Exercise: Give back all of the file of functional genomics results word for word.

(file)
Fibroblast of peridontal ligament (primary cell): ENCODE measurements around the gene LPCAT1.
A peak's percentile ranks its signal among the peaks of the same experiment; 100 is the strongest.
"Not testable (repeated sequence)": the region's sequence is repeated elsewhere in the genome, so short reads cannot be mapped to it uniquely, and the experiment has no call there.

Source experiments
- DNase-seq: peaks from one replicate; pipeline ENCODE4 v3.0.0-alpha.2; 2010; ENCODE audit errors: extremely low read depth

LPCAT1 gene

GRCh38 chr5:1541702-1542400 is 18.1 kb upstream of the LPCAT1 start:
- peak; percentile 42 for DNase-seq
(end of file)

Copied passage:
Fibroblast of peridontal ligament (primary cell): ENCODE measurements around the gene LPCAT1.
A peak's percentile ranks its signal among the peaks of the same experiment; 100 is the strongest.
"Not testable (repeated sequence)": the region's sequence is repeated elsewhere in the genome, so short reads cannot be mapped to it uniquely, and the experiment has no call there.

Source experiments
- DNase-seq: peaks from one replicate; pipeline ENCODE4 v3.0.0-alpha.2; 2010; ENCODE audit errors: extremely low read depth

LPCAT1 gene

GRCh38 chr5:1541702-1542400 is 18.1 kb upstream of the LPCAT1 start:
- peak; percentile 42 for DNase-seq